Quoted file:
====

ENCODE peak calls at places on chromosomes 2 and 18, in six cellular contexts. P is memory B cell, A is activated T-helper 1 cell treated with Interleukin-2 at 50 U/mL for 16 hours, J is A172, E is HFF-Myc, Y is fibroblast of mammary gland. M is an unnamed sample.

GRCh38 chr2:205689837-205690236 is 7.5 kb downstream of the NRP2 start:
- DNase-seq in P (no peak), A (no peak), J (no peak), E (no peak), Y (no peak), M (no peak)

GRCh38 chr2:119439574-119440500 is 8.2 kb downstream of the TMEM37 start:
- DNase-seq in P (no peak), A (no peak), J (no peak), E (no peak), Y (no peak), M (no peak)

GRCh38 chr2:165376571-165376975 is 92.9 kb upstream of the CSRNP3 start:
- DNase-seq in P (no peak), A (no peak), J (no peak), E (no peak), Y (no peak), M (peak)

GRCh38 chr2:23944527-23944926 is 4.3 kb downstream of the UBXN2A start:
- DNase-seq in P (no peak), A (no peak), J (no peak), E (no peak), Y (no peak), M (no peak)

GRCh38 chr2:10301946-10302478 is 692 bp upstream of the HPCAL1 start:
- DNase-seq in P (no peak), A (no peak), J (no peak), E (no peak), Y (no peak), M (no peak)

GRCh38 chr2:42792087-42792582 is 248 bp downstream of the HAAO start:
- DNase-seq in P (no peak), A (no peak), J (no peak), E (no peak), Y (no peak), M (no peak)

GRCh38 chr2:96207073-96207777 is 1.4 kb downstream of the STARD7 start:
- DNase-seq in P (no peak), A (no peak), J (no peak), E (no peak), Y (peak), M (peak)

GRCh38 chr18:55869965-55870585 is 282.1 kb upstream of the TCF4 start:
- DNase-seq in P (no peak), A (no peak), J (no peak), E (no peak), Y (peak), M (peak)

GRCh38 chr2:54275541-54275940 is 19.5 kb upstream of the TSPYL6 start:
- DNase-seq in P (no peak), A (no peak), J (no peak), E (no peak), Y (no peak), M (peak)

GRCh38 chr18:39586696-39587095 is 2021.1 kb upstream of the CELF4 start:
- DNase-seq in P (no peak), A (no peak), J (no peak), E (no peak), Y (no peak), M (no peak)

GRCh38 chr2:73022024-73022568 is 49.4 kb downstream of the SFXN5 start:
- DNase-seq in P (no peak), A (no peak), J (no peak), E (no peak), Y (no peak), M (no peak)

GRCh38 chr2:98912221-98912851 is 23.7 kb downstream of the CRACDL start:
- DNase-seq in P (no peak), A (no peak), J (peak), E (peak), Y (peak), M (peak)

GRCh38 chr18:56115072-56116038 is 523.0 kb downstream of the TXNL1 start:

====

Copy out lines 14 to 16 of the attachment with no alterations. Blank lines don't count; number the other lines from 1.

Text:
GRCh38 chr2:96207073-96207777 is 1.4 kb downstream of the STARD7 start:
- DNase-seq in P (no peak), A (no peak), J (no peak), E (no peak), Y (peak), M (peak)

GRCh38 chr18:55869965-55870585 is 282.1 kb upstream of the TCF4 start: